I stood in the lobby of the 1891 Fredonia Opera House, in upstate New York, passing the time by looking at my phone while my husband sought out our will-call tickets. We were there to see Pat Donohue, Grammy-winning guitarist.
Pat Donohue is well known for the almost-two decades he spent as a guitarist for the Guy’s All-Star Shoe Band on Minnesota Public Radio’s A Prairie Home Companion. Now he tours the country giving guitar workshops and concerts.
I looked up from my phone to see a man with tousled white hair approach the table I was near. He arranged stacks of Pat Donohue CDs on the tablecloth, and when he finished, he said hello and walked back into the theater. Why did that man look so familiar?
Most people who know me have heard me say that I never forget a face. For instance, I’m convinced my husband and I had a chance meeting on a street corner when we were pre-adolescents.
It turns out that the reason the CD man looked so familiar was because, well, you guessed it already, I’m sure. Yes, it was Pat Donohue himself, and the last time I had seen him was 13 years prior, the last time he played at the Fredonia Opera House.
Immediately, I wished I had been friendlier to him. Said something witty. Made conversation. Asked for an autograph.
Donohue’s time on stage went by much too quickly for my husband and me. It was a show with just one man and his guitar. My husband is a talented guitarist, himself, so we sat in the front row to appreciate Donohue’s fast-flying fingers up and down the fretboard and across the body of his instrument. He had no set list and played whatever came to mind. The effect was as if he had pulled out his guitar at a family gathering. In between the musical numbers, he told witty and amusing stories.
In addition to being an expert fingerpicker, Donohue’s an accomplished song writer and has even written some parodies. Most amusing is Would You Like to Play the Guitar?, which is set to the tune of “Would You Like to Swing on a Star?” It provides a true view of a musician’s less-than-glamorous life.
In the program insert, I read that Donohue also appeared in the 2006 movie version of A Prairie Home Companion, so on the way home, I added the title to the top of my Netflix DVD.com queue. Within a few days, we were watching the movie in our living room. This is what I like about the DVD service. There are many more titles to choose from than you’ll find in streaming Netflix. Whenever I want to check out a movie, I consult the streaming first (instant gratification), and if it’s not there, I’ll usually find it on the DVD service.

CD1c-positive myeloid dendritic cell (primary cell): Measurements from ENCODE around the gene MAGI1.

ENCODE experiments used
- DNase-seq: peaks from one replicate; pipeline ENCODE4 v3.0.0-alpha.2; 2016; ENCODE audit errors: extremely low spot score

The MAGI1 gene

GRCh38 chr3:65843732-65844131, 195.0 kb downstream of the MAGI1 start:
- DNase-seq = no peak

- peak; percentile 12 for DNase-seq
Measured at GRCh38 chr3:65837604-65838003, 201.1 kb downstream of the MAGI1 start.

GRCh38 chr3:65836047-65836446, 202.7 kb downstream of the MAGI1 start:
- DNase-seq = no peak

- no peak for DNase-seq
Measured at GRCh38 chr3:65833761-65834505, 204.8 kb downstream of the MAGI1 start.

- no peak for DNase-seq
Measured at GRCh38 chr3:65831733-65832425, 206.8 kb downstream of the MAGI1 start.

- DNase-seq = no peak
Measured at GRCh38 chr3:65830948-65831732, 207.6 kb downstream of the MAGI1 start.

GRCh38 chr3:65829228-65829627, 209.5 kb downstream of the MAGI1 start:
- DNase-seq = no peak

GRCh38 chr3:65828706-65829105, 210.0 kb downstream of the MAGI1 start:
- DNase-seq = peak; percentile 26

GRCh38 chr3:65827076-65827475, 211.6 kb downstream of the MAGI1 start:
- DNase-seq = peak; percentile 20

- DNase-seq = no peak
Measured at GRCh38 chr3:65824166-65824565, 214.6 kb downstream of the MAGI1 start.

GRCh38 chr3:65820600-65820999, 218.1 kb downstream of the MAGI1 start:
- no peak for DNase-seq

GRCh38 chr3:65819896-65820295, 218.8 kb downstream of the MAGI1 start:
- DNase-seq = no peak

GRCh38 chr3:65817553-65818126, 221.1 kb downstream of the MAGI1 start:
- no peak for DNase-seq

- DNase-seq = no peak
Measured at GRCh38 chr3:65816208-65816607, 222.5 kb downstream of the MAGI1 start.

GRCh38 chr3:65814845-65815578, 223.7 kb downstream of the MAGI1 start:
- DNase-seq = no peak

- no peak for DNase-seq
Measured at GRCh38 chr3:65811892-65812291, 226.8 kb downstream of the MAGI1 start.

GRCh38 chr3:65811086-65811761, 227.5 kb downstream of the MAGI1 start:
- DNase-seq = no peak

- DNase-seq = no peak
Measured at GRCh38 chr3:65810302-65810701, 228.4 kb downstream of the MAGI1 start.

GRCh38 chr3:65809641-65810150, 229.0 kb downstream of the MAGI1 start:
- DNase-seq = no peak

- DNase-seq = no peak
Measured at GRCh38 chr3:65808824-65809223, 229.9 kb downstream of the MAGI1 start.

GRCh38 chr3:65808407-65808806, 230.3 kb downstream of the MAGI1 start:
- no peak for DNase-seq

The A Prairie Home Companion screenplay was written by Garrison Keillor, and the plot takes us inside the workings of the fictional last broadcast of the famous radio show. It stars Meryl Streep, Lily Tomlin, Woody Harrelson, John C. Reilly, and many, many other big names, including a young and sweet Lindsay Lohan, before her “career interruption,” as Wikipedia puts it.
As we were watching the film, we frequently spotted Pat Donohue among the musicians on stage. We saw much more of him in the musical extras that are included on the DVD. In fact, the extra content is quite extensive on this rental, even for one produced before such content became restricted. It features many actor interviews and creative insights.
Pat Donohue’s performance at the 1891 Fredonia Opera House was part of the Folk in Fredonia Music Series, which has been sponsored by the Gilman Family for nearly two decades. We hope to see him again soon.
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